« PreviousContinue »
Enter the Gward,
Gard. Receive him,
Gran. Stay, good my lords,
Cham. This is the King's Ring.
Nor. D' you think, my lords,
Cham. 'Tis now too certain.
Crom. My mind gave me,
Enter King, frowning on them; takes his seat.
They are too thin and base to hide offences.
Sur. May't please your Grace --
King. No, Sir, it does not please me.
Cham. My most dread Sovereign, may it like your Grace
King. Well, well, my lords, respect him : Take him, and use him well; he's worthy of it. I will say thus much for him, if a Prince May be beholden to a subject, I Am, for his love and fervice, so to him. Make me no more ado, but all embrace him : Be friends for shame, my lords. My lord of Canterbury, I have a suit which you must not deny me. There is a fair young maid, that yet wants baptism;
ye, I see,
You must be godfather, and answer for her.
Cran. The greatest monarch now alive may glory In such an honour ; how may I deserve it, That am a poor and humble subject to you? King. Come, come, my lord, you'd spare your spoons :
you shall have Two noble
you:'the old Dutchess
Gard. With a true heart
Cran. And let heav'n
King. Good man, those joyful tears shew thy true heart:
SCENE, the Palace-yard.
take the Court for Paris Garden ? ye rude Naves, leave your gaping.
Witbin. Good Mr, Porter, I belong to th' larder.
Port. Belong to the gallows and be hang'd, ye rogue: is this a place to roar in? fetch me a dozen crab-tree staves, and strong ones; these are but switches to’em: I'll scratch your heads; you must be seeing christnings? do you
look for ale and cakes here, you rude rascals ?
Man. Pray, Sir, be patient; 'tis as much impoffible (Unless we swept them from the door with cannons) To scatter 'em, as 'tis to make 'em sleep
On May-day morning, which will never be:
Port. How got they in, and be hang’d?
Man. Alas, I know not; how gets the tide in ?
Port. You did nothing, Sir.
Man. I am not Sampson, nor Sir Guy, nor Colebrand, to mow 'em down before me; but if I spar'd any that had a head to hit, either young or old, he or she, cuckold or cuckold-maker, leč nie never hope to see a chine again ; and that I would not for a cow, God save her.
Within. Do you hear, Mr. Porter?
Port. I shall be with you presently, good Mr. Puppy. Keep the door close, firrah. Map. What would
have me do? Port. What should you do, but knock 'em down by the dozens? is this Morefields to muster in? or have we some strange Indian with the great tool come to Court, the women so besiege us? bless me! what a fry of fornication is at the door? on my christian conscience, this one chriftning will beget a thousand; here will be father, god-father, and all together.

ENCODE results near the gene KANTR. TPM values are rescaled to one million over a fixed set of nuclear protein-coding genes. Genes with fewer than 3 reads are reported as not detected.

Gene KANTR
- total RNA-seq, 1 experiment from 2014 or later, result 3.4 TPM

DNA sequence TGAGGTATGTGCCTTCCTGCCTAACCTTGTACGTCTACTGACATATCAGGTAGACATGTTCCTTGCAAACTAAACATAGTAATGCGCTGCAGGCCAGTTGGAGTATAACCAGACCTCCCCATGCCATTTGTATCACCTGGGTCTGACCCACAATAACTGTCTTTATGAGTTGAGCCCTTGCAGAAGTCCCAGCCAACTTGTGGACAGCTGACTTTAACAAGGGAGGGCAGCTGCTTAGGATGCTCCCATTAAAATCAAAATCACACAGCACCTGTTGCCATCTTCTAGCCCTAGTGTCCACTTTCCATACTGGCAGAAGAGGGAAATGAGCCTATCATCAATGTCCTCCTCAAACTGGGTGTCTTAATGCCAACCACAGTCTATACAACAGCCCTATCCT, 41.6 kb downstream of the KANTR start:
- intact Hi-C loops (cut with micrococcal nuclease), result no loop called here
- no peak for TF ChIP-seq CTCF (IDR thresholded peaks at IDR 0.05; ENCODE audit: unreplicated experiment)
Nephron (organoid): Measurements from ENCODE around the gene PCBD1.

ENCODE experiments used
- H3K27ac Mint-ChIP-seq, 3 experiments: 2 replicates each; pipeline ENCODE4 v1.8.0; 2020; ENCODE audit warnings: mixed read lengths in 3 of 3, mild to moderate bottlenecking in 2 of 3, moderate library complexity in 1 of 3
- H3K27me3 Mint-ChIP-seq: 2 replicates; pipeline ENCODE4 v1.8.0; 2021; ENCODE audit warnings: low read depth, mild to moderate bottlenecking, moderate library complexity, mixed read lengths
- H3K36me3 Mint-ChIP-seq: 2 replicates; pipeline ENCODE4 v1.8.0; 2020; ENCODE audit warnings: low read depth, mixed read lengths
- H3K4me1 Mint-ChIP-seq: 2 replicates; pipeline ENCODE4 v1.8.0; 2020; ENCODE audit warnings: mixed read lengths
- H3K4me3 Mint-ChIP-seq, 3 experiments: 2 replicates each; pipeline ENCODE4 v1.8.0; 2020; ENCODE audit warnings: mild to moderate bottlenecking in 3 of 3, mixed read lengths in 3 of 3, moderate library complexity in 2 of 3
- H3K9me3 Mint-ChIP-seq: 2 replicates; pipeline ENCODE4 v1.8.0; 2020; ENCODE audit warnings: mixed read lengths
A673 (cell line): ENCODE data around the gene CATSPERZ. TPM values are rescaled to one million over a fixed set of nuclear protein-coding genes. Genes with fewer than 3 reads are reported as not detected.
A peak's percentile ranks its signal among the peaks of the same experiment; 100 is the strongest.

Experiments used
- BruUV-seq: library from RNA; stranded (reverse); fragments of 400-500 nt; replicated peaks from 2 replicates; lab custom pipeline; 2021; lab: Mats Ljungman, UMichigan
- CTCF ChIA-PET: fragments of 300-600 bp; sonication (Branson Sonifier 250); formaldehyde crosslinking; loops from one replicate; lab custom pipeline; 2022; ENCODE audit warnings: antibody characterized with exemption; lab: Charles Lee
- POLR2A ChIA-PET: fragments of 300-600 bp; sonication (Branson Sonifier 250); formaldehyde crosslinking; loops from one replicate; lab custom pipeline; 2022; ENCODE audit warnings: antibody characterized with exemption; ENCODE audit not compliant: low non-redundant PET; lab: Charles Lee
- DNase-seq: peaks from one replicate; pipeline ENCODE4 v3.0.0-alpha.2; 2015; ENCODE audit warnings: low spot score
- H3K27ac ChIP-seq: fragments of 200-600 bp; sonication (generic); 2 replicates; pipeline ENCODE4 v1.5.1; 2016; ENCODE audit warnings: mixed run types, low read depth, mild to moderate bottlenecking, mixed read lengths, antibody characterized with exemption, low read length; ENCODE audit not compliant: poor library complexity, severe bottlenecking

Man. The spoons will be the bigger, Sir. There is a fellow somewhat near the door, he should be a brasier by his face ; for, o’my conscience, twenty of the dog-days now reign in's nose; all that stand about him are under the line, they need no other penance; that fire-drake did I hit three times on the head, and three times was his nose discharged against me; he stands there like a mortar-piece to blow us up. There was a haberdasher's wife of small wit near him, that rail'd upon me 'till her pink'd porringer fell off her head, for kindling such a combustion in the state. I mist the meteor once, and hit that woman, who cry'd out, Clubs ! when I might see from far fome forty trun. cheoneers draw to her succour; which were the hope of the strand, where she was quarter’d. They fell on; I made good my place; at length they came to th' broomstaff with me, I defy'd 'em ftill ; when suddenly a file
of boys behind 'em deliver'd such a shower of pibbles, loose shot, that I was fain to draw mine honour in, and let 'em win the Work; the devil was amongst 'em, I think, surely.
Port. These are the youths that thunder at a playhouse, and fight for bitten apples; that no audience but the Tribulation of Tower-Hill, or the limbs of Limehouse, their dear brothers, are able to endure. I have some of 'em in Limbo Patrum, and there they are like to dance these three days; besides the running banquet of two beadles, that is to come.
Enter Lord Chamberlain.
Port. Please your Honour,
Cham. As I live,
Port. Make way there for the Princess.
Man. You great fellow, ftand close ap, or lll make your head ake.
Port. You i'ch' camblet, get up o'th'rail, I'll peck you o'er the pales elfe.